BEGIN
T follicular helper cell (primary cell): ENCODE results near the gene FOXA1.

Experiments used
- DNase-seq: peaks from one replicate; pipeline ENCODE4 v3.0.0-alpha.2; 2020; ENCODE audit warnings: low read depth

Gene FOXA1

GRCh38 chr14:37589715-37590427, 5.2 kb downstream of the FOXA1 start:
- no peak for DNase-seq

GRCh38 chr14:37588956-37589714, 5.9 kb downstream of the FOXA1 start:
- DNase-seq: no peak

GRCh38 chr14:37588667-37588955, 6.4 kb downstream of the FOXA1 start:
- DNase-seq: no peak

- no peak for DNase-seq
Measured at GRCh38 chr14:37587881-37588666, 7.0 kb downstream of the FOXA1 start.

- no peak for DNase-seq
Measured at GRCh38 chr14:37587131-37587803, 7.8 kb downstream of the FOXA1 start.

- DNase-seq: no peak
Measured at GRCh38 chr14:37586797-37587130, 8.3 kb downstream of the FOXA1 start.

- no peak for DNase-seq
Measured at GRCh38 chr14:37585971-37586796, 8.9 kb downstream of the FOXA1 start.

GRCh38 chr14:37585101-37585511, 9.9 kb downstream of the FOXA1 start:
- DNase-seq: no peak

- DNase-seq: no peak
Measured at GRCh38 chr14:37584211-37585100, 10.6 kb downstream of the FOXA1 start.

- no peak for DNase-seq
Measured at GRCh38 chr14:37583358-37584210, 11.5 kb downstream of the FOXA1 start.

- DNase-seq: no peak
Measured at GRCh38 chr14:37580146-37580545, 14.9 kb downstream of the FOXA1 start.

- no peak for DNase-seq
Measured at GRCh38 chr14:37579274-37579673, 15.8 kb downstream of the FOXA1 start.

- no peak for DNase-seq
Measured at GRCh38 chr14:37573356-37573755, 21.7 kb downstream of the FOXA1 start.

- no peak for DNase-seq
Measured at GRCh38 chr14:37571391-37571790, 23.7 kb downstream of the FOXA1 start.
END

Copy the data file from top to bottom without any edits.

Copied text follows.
T follicular helper cell (primary cell): ENCODE results near the gene FOXA1.

Experiments used
- DNase-seq: peaks from one replicate; pipeline ENCODE4 v3.0.0-alpha.2; 2020; ENCODE audit warnings: low read depth

Gene FOXA1

GRCh38 chr14:37589715-37590427, 5.2 kb downstream of the FOXA1 start:
- no peak for DNase-seq

GRCh38 chr14:37588956-37589714, 5.9 kb downstream of the FOXA1 start:
- DNase-seq: no peak

GRCh38 chr14:37588667-37588955, 6.4 kb downstream of the FOXA1 start:
- DNase-seq: no peak

- no peak for DNase-seq
Measured at GRCh38 chr14:37587881-37588666, 7.0 kb downstream of the FOXA1 start.

- no peak for DNase-seq
Measured at GRCh38 chr14:37587131-37587803, 7.8 kb downstream of the FOXA1 start.

- DNase-seq: no peak
Measured at GRCh38 chr14:37586797-37587130, 8.3 kb downstream of the FOXA1 start.

- no peak for DNase-seq
Measured at GRCh38 chr14:37585971-37586796, 8.9 kb downstream of the FOXA1 start.

GRCh38 chr14:37585101-37585511, 9.9 kb downstream of the FOXA1 start:
- DNase-seq: no peak

- DNase-seq: no peak
Measured at GRCh38 chr14:37584211-37585100, 10.6 kb downstream of the FOXA1 start.

- no peak for DNase-seq
Measured at GRCh38 chr14:37583358-37584210, 11.5 kb downstream of the FOXA1 start.

- DNase-seq: no peak
Measured at GRCh38 chr14:37580146-37580545, 14.9 kb downstream of the FOXA1 start.

- no peak for DNase-seq
Measured at GRCh38 chr14:37579274-37579673, 15.8 kb downstream of the FOXA1 start.

- no peak for DNase-seq
Measured at GRCh38 chr14:37573356-37573755, 21.7 kb downstream of the FOXA1 start.

- no peak for DNase-seq
Measured at GRCh38 chr14:37571391-37571790, 23.7 kb downstream of the FOXA1 start.